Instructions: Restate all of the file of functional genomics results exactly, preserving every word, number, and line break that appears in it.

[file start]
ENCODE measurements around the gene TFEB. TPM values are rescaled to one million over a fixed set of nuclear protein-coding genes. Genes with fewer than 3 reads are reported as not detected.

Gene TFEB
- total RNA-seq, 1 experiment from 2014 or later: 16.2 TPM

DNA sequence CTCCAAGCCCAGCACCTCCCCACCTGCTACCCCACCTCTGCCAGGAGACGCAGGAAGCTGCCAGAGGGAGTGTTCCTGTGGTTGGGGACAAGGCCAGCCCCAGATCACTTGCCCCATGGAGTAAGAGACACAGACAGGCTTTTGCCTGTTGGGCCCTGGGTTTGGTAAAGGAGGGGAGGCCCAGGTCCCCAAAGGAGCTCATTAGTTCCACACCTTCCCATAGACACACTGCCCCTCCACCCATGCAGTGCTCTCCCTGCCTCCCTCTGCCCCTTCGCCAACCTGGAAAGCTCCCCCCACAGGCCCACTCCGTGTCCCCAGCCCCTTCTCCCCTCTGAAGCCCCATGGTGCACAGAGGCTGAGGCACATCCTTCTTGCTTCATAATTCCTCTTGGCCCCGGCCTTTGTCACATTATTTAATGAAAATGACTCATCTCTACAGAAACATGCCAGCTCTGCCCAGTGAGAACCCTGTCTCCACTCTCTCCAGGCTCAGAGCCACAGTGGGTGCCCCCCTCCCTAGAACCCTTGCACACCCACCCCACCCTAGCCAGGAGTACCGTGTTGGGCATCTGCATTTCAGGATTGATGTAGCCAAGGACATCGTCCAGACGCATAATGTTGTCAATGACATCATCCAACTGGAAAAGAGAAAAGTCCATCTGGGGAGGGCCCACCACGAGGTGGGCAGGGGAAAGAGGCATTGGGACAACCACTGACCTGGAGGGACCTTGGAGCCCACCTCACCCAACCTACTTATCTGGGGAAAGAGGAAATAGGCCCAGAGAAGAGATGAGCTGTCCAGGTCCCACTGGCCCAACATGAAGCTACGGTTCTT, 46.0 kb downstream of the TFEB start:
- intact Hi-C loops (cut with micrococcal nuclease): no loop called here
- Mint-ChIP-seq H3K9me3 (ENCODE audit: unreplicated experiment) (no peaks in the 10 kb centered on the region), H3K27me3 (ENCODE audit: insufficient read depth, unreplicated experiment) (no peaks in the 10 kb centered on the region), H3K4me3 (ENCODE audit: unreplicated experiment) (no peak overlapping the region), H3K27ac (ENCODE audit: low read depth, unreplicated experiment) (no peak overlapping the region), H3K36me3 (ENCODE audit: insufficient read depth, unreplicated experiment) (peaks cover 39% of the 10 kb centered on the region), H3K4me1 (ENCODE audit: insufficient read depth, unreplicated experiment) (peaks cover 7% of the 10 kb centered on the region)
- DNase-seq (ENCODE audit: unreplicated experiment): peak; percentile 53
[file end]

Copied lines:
ENCODE measurements around the gene TFEB. TPM values are rescaled to one million over a fixed set of nuclear protein-coding genes. Genes with fewer than 3 reads are reported as not detected.

Gene TFEB
- total RNA-seq, 1 experiment from 2014 or later: 16.2 TPM

DNA sequence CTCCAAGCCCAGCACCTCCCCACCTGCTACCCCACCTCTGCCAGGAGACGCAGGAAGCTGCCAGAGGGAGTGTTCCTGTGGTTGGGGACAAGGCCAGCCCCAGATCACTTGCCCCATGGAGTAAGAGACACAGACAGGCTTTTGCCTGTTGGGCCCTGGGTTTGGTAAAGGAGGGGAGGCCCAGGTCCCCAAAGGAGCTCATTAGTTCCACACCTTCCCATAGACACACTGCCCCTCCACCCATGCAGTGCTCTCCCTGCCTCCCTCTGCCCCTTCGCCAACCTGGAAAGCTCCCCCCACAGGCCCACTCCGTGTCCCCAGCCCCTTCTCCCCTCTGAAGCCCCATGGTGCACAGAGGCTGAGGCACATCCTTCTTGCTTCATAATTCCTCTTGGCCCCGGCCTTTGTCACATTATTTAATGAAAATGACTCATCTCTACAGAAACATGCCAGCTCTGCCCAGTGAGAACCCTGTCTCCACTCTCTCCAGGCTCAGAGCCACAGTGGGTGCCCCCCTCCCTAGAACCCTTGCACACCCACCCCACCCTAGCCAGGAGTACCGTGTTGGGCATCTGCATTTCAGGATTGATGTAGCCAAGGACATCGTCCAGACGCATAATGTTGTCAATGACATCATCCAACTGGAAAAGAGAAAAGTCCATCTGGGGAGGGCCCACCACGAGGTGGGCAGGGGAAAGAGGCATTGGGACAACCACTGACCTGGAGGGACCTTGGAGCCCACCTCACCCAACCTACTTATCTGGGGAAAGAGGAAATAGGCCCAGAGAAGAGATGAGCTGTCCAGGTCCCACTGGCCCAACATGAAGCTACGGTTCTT, 46.0 kb downstream of the TFEB start:
- intact Hi-C loops (cut with micrococcal nuclease): no loop called here
- Mint-ChIP-seq H3K9me3 (ENCODE audit: unreplicated experiment) (no peaks in the 10 kb centered on the region), H3K27me3 (ENCODE audit: insufficient read depth, unreplicated experiment) (no peaks in the 10 kb centered on the region), H3K4me3 (ENCODE audit: unreplicated experiment) (no peak overlapping the region), H3K27ac (ENCODE audit: low read depth, unreplicated experiment) (no peak overlapping the region), H3K36me3 (ENCODE audit: insufficient read depth, unreplicated experiment) (peaks cover 39% of the 10 kb centered on the region), H3K4me1 (ENCODE audit: insufficient read depth, unreplicated experiment) (peaks cover 7% of the 10 kb centered on the region)
- DNase-seq (ENCODE audit: unreplicated experiment): peak; percentile 53